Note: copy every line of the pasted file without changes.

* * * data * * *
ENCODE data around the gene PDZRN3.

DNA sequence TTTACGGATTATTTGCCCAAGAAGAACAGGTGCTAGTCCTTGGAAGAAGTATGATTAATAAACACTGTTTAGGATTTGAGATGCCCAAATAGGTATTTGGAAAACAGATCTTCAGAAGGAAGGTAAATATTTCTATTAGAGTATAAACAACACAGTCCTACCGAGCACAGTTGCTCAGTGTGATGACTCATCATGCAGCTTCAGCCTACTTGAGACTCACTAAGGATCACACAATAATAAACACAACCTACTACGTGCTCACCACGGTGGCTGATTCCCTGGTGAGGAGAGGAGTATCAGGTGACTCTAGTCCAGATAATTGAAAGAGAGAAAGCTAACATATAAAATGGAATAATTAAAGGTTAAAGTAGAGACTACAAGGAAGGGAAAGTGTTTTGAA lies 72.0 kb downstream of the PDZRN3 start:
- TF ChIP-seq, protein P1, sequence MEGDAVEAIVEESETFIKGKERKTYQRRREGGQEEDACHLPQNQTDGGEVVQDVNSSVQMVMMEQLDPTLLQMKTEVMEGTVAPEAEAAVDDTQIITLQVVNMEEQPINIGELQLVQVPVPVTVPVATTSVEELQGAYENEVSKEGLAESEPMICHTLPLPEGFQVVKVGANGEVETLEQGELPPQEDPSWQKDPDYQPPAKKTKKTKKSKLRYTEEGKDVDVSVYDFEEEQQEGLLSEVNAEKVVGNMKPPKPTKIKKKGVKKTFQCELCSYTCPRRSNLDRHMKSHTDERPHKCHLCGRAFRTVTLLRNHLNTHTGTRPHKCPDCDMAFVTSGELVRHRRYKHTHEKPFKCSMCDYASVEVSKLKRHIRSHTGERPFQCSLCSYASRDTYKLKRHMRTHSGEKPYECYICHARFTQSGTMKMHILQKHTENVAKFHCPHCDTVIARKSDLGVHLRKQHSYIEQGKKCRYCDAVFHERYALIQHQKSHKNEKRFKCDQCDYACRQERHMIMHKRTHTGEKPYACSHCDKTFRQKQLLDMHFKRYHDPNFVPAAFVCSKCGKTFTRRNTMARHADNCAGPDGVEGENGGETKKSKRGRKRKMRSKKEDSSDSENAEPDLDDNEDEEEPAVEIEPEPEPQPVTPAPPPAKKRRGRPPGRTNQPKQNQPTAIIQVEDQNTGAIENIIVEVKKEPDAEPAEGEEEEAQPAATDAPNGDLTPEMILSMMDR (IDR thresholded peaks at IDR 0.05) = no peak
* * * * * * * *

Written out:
ENCODE data around the gene PDZRN3.

DNA sequence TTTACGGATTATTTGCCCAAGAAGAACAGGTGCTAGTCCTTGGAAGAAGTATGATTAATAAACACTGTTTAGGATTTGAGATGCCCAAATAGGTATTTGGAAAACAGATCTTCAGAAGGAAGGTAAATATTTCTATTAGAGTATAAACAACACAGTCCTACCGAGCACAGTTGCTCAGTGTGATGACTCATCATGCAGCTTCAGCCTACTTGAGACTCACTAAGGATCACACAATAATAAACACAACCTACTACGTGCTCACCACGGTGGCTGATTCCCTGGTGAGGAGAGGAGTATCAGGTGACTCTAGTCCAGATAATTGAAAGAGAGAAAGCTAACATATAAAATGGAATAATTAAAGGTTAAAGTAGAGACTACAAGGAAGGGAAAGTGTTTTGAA lies 72.0 kb downstream of the PDZRN3 start:
- TF ChIP-seq, protein P1, sequence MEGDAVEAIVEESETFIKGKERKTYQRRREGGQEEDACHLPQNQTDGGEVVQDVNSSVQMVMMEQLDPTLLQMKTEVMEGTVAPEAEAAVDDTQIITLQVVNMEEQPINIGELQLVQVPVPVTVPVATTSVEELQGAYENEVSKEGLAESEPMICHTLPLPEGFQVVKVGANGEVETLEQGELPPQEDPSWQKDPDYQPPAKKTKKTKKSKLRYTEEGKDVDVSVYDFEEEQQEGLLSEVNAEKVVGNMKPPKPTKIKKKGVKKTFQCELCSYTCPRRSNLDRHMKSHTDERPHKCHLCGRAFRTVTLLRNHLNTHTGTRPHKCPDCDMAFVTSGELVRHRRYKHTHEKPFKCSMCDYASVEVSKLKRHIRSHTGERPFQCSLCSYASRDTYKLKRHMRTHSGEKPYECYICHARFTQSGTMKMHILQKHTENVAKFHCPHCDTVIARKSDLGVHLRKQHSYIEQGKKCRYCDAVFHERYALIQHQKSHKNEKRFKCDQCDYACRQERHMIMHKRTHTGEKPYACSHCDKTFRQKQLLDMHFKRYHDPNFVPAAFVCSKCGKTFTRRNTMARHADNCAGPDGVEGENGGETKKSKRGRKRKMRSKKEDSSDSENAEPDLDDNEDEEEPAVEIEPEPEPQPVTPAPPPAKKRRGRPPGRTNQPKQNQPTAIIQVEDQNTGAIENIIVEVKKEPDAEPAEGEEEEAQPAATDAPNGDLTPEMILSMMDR (IDR thresholded peaks at IDR 0.05) = no peak